There is no doubt that the team here at Print Monthly had to run a marathon at full sprint over the last few years, helping sister brand The Print Show build itself into a sustainable and credible annual exhibition for the UK’s commercial print industryAll this year, our politicians have been causing the temperature to rise nationwide as we all get very fed-up with the seeming lack of direction and clear strategy around Brexit. Phewwwwww!
IT was late in the day and Billy Aitchison was getting edgy. The Scottish Hydro Electric salesman had deployed a full range of tricks to secure a sale but no-one was biting. The lack of trade was worrying him because, the way the company's reward structure works, if he didn't sign-up 20 new customers by the end of the week, he would earn nothing apart from his basic £150-a-week salary. Previous cancellations are added to that threshold and even one customer short earns sales staff no extra cash.
Don't panic! Well maybe a littleAs I pen this missive the UK largely remains under a constant grey pall, the weather remaining undecided whether it will turn into a properly freezing winter or stay with its current watery and vaguely cold state. Putting together this issue of Print Monthly has re-affirmed to me just how impressive our industry really is.
Muck Rack makes it simple to find people, tweets, or articles that mention any name, keyword, company, hashtag etc. We've compiled this guide to help you make the most of your search.
Selecting a term
Start searching tweets, articles from media outlets, articles mentioned in tweets, journalists'
names, titles and bios with some suggested searches:
Companies or Topics (e.g. iPhone, Microsoft)
Phrases (e.g. "cloud computing") — use quotes to keep the terms together
Twitter handles (e.g. @username) — returns those who have mentioned or replied to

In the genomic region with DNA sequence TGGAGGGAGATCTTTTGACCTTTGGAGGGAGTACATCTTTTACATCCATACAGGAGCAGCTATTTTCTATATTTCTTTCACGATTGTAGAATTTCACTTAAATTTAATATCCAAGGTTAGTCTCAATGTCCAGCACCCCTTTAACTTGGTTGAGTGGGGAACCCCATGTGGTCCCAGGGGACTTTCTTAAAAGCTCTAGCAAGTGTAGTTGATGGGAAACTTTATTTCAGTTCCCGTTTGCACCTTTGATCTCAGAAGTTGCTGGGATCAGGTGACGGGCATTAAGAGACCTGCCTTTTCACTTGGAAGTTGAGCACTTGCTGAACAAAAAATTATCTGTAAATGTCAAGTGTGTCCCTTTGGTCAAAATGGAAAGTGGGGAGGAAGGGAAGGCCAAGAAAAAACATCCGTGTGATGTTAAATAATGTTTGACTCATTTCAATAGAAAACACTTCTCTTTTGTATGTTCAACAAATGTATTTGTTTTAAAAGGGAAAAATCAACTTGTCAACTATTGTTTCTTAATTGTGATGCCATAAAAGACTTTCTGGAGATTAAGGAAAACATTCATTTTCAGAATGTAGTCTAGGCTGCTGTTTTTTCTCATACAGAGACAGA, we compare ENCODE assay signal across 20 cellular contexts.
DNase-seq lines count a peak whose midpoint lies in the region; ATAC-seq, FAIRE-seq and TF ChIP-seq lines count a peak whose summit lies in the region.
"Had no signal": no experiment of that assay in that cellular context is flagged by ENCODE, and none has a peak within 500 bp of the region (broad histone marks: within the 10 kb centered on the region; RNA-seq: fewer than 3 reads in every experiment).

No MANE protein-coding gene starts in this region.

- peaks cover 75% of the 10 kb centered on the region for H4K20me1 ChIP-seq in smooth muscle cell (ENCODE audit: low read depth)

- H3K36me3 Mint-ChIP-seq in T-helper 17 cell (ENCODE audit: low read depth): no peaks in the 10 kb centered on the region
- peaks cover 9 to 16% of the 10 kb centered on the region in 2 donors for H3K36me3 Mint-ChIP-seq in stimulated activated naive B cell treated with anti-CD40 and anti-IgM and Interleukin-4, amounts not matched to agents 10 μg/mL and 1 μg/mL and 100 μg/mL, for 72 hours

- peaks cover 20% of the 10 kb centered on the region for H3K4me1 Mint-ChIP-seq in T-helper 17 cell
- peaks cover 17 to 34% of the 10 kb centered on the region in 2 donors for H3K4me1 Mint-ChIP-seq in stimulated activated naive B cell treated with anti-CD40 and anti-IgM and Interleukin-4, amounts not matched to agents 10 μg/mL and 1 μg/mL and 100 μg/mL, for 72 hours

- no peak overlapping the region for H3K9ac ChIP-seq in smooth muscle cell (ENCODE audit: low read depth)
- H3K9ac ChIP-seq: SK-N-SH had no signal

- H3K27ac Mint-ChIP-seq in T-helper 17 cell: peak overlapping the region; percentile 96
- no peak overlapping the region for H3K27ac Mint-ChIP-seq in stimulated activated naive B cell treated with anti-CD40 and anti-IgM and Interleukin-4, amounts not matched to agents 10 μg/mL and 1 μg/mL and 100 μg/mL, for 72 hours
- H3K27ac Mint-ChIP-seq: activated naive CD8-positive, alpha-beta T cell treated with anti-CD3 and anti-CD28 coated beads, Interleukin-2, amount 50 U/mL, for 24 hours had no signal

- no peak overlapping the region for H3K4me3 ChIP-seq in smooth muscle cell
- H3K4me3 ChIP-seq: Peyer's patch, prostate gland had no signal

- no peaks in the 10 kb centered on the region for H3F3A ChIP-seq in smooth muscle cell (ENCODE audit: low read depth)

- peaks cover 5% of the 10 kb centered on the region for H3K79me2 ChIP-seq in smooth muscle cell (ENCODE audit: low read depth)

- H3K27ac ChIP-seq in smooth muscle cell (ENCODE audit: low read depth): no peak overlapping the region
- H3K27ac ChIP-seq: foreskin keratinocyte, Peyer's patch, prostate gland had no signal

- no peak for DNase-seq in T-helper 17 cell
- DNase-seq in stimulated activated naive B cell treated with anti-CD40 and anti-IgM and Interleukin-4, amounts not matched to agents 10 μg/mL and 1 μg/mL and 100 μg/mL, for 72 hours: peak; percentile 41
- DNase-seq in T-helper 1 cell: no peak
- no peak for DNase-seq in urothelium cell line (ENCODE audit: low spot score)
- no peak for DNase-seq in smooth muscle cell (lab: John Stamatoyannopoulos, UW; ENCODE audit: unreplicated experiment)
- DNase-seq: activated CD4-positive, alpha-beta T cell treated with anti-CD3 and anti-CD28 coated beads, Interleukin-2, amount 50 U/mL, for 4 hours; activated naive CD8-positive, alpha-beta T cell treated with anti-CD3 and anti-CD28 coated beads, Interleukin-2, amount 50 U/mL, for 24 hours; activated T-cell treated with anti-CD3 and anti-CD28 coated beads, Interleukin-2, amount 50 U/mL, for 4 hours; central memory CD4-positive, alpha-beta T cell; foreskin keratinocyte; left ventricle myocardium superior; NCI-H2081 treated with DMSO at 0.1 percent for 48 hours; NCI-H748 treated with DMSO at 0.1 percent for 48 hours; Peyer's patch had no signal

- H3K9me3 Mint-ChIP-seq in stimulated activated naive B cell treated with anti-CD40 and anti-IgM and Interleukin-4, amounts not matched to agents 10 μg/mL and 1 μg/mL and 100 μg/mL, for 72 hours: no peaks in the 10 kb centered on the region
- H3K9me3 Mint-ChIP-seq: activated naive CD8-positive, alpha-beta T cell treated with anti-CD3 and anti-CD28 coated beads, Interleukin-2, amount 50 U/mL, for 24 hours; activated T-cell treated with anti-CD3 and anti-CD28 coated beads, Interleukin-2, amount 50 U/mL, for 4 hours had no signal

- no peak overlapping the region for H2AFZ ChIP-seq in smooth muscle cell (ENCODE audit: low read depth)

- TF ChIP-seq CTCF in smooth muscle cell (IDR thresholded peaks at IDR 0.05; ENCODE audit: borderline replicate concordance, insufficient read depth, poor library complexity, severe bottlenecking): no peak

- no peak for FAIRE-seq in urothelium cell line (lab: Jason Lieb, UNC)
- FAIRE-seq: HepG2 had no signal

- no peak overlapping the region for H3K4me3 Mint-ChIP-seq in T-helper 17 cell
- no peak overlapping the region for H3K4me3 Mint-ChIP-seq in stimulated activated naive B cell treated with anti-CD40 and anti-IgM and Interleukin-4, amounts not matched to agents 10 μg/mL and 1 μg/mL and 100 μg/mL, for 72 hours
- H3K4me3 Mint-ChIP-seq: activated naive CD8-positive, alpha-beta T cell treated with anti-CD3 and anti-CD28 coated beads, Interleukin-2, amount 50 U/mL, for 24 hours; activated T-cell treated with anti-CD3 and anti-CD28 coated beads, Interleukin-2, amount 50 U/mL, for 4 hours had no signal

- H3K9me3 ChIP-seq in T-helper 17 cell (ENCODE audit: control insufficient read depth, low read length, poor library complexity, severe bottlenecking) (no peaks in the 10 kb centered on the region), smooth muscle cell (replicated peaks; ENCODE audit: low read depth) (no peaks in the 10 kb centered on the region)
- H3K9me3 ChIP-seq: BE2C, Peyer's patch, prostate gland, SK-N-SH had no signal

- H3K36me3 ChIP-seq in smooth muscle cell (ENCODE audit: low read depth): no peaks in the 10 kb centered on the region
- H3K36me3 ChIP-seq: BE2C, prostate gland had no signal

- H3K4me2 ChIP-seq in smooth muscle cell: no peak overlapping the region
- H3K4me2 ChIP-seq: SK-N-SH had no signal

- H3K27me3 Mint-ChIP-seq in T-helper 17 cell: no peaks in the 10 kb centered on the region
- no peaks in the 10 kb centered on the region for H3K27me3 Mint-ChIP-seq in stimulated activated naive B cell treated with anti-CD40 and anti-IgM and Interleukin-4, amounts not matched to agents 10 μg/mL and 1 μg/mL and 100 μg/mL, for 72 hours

Names (e.g. "David Pogue")
Hashtags (e.g. #sxsw, #london2012)
Bio details (e.g. vegan, Olympics, father)
Muck Rack's Advanced Search allows for many boolean operators.
Find results that mention multiple specified terms, use AND or
+. For example, ensure each result contains both Elon Musk and Mark Zuckerberg by
searching Musk AND Zuckerberg or Musk + Zuckerberg.
Use the operators OR or , to broaden your search when you'd like either of
multiple terms to appear in results. (This is the default behavior of our search when no operators
are used). For example, results will contain either cake or cookie by searching cake OR cookie or cake,cookie
Use NOT or - to subtract results from your search. For
example, searching Disney will yield results about the Walt Disney Company as well as Walt Disney
World Resort. To exclude mentions of Disney World, search for Disney -World or Disney
When using one of these operators with a phrase, enclose it in quotation marks. For example, you can
find results about smartphones excluding Apple's iPhone 4S by searching smartphone -"iPhone
Exact case matching or punctuation
If you're searching for a brand name or keyword that relies on specific punctuation marks or capitalization, you can
find results that match your exact query by adding matchcase: before the keyword you're searching for, like matchcase:E*TRADE .
Use parentheses to separate multiple
boolean phrases. For example, to find journalists talking about having fun in Disney World or
Disneyland, search for ("disney world" OR disneyland) AND fun.
An asterisk can be used to search for any variation of a root word truncated by the asterisk. For example, searching for admin* will return results for administrator, administration, administer, administered, etc.
A near operator is an AND operator where you can control the distance between the words. You can vary the distance the near operation uses by adding a forward slash and number (between 0-99) such as strawberries NEAR/10 "whipped cream", which means the strawberries must exist within 10 words of "whipped cream".